In summary, baptism by convenience (or when convenient) is not a biblical mandate.  The Scriptures are very clear.  Once a person professes belief in Jesus Christ they need to be immediately baptized.  No waiting. No delay. No problem.  And baptisms can happen anywhere at anytime.  Thursday midnight jacuzzi.  Saturday morning YMCA pool.  Wednesday afternoon riverbank.  Tuesday night lake shore.  Friday noon bathtub.  And, yes, Sunday morning church baptistery.  Finally, any believer can baptize a new convert.  In fact, I encourage parents to baptize their children, friends to baptize friends, and teachers to baptize students.  Spread the baptismal love around!

Baptism is by its very nature an inconvenient act.  It’s a soaking experience that changes and charges a life.  Like getting married, it’s not an act to be entered into lightly or without serious deliberation.  It’s a lifetime commitment to follow Jesus anywhere and all ways.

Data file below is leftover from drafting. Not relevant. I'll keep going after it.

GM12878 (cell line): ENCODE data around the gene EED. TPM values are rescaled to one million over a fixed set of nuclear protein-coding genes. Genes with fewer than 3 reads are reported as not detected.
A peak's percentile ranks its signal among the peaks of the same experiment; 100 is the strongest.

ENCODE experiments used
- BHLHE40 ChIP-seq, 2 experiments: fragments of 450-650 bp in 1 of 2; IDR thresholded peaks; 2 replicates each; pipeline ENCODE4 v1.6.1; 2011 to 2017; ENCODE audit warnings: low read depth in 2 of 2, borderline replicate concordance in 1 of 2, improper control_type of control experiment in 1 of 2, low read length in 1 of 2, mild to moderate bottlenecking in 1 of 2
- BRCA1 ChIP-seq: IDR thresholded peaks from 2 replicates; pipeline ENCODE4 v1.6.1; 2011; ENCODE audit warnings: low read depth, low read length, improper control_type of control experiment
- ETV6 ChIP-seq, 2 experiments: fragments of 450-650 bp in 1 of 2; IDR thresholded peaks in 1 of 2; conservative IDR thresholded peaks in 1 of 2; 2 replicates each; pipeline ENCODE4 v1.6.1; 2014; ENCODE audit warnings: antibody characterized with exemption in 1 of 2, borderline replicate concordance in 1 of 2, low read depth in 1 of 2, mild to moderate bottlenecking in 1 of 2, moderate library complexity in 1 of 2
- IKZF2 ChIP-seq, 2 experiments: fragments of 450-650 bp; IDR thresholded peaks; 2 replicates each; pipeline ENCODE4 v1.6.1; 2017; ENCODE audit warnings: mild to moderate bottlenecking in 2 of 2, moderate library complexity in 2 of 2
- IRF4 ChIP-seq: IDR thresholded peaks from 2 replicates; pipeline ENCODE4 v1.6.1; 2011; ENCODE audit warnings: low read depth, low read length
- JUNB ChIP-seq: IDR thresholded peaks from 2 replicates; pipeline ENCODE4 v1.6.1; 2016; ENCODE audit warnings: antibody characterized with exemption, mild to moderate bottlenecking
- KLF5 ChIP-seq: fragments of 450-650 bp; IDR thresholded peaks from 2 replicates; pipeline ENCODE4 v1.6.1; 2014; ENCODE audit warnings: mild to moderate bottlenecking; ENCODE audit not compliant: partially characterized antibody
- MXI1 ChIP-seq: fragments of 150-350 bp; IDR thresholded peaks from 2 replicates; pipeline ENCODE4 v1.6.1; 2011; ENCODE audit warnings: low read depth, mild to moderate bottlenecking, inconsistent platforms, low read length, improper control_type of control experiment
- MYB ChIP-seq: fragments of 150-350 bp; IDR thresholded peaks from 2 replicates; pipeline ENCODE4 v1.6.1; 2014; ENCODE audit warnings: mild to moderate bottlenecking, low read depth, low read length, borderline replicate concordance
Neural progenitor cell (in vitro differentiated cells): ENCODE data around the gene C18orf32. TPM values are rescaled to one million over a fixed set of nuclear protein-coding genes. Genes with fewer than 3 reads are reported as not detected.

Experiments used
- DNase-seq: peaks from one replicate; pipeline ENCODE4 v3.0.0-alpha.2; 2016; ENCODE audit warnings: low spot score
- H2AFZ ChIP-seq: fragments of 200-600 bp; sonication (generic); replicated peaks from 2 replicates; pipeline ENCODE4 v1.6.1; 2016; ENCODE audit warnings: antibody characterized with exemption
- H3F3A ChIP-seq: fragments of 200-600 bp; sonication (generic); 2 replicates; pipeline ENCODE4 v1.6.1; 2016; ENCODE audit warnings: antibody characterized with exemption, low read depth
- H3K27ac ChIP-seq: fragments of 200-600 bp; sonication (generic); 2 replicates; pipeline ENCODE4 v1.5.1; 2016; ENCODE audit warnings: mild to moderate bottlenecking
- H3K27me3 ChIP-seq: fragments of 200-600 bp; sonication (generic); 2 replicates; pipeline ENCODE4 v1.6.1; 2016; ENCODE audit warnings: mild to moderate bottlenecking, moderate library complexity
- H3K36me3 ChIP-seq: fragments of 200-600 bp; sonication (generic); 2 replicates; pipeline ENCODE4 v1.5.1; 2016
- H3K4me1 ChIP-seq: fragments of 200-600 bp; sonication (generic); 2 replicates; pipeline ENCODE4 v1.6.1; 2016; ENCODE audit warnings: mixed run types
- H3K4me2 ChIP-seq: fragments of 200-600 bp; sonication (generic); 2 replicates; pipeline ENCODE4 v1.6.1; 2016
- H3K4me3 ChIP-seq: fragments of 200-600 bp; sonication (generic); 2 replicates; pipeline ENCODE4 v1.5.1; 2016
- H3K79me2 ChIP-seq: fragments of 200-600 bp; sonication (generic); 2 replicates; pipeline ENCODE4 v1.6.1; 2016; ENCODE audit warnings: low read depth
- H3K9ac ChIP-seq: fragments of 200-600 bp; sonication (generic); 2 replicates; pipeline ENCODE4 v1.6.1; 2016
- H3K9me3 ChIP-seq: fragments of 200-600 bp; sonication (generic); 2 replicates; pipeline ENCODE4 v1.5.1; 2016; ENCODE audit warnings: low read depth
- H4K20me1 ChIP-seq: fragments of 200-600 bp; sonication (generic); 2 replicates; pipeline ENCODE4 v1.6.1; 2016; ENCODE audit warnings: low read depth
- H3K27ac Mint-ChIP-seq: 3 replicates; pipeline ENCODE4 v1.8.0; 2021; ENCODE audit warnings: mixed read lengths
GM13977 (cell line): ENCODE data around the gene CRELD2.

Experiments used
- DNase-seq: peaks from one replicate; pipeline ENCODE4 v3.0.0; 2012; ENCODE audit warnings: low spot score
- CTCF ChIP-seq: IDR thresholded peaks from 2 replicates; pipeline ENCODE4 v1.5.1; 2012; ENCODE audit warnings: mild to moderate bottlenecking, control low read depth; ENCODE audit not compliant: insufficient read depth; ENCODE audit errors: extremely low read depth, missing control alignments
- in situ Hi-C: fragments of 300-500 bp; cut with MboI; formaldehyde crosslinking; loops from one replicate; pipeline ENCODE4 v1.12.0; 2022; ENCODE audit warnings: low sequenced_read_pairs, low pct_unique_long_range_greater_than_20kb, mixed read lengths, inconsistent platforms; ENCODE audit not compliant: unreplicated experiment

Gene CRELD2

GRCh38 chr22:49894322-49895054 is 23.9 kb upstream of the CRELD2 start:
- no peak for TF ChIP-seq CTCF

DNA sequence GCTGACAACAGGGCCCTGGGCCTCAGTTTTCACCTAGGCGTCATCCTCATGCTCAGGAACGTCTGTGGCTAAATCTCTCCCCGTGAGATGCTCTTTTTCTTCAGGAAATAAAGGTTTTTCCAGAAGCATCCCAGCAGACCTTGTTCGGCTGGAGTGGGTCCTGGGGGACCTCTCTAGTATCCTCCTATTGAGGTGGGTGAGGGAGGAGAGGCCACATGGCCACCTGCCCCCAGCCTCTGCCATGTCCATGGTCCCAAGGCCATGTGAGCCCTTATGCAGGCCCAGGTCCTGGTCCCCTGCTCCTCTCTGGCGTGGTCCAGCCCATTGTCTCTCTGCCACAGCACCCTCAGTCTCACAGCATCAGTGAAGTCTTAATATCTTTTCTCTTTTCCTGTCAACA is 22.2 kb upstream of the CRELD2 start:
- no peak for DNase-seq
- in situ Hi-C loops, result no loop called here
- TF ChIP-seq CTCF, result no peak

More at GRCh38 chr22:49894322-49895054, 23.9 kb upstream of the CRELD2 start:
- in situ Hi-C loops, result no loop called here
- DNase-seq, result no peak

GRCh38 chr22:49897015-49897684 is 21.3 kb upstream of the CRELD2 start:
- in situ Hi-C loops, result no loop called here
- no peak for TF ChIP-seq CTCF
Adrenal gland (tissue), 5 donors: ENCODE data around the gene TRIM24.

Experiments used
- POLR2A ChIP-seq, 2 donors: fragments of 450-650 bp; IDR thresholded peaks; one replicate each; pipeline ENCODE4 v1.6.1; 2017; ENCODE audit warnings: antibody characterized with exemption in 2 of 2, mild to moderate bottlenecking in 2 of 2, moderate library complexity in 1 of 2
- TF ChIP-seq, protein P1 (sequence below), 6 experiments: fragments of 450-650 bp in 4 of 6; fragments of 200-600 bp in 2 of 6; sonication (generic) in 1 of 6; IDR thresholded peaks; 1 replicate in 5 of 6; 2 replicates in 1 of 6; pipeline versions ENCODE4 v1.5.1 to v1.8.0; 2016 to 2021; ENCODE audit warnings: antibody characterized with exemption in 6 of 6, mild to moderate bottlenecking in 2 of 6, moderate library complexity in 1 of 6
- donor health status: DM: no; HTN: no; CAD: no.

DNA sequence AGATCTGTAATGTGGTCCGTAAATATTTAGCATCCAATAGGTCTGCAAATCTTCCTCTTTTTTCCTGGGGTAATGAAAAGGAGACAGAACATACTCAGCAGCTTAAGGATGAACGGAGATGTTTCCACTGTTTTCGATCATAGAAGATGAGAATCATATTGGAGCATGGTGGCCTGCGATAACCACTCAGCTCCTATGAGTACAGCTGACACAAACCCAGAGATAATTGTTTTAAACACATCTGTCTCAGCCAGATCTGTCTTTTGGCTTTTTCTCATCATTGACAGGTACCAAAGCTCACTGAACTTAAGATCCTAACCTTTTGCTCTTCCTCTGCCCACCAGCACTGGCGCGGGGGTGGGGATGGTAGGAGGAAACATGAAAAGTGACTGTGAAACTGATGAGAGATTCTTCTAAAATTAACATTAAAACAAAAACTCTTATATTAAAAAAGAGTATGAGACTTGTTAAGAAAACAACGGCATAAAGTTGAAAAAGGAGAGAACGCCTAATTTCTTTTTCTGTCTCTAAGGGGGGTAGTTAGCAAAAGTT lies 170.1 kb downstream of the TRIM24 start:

And it’s the best decision I ever made.


About rickchromey

Dr. Rick Chromey is a theologian, philosopher, historian and cultural expert. He has empowered leaders to lead, teachers to teach and parents to parent since 1985.

Posted on December 21, 2015, in Acts, Baptism, Biblical Interpretation, Christianity, Salvation, Theology and tagged , , . Bookmark the permalink. 16 Comments.

  1. Most of the NT baptisms were done by Apostles and there is certainly a God ordained muckety-muckness there. You are right to say it is “not an act to be entered into lightly or without serious deliberation” and with that in mind would not a few days “wait” until Sunday be used for delibertation, prayer, preparation. And Paul did say we should do everything in an orderly manner so a little control is a Biblical thing.

    • Thanks for commenting Charles…